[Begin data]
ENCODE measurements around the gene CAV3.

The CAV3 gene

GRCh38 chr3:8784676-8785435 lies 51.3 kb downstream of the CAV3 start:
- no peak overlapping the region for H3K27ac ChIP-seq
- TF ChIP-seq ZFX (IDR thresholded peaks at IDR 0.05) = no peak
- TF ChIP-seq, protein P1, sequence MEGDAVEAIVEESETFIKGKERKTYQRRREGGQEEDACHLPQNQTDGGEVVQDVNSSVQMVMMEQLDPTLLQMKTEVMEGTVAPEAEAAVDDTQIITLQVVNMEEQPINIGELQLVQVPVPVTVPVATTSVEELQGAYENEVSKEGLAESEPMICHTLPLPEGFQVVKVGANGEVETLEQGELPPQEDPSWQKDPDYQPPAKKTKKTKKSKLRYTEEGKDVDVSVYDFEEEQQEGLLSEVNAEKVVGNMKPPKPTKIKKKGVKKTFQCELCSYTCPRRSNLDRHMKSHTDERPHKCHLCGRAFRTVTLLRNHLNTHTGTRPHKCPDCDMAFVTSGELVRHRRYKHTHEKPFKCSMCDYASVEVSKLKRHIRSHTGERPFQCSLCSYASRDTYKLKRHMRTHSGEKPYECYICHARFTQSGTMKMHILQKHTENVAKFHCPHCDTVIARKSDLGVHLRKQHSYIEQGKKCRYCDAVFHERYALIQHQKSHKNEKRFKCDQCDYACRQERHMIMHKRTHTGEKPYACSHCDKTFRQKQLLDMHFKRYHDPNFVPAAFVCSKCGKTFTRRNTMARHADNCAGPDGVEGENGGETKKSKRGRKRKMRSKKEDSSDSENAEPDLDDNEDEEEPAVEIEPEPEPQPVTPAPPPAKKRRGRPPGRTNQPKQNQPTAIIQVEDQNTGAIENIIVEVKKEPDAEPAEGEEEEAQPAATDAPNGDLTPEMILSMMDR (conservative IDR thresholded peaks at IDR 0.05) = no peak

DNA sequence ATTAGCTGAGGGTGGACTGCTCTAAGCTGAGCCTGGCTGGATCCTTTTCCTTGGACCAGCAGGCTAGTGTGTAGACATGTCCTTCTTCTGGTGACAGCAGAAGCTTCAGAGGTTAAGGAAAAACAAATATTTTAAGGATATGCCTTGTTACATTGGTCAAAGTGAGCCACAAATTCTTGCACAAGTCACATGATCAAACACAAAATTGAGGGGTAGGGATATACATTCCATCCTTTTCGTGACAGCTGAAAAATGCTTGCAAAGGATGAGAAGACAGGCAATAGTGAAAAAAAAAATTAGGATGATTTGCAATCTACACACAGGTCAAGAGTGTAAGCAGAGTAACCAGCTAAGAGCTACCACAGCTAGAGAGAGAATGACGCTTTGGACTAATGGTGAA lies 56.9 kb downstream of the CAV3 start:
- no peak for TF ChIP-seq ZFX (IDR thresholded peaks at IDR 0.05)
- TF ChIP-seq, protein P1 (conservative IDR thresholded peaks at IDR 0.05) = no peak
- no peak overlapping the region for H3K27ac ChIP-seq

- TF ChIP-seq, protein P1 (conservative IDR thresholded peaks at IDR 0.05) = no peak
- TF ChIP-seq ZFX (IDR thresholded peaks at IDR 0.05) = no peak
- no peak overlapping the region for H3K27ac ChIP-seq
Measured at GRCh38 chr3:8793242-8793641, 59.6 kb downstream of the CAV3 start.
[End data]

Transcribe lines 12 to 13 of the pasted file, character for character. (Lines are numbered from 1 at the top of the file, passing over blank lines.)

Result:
- TF ChIP-seq ZFX (IDR thresholded peaks at IDR 0.05) = no peak
- no peak overlapping the region for H3K27ac ChIP-seq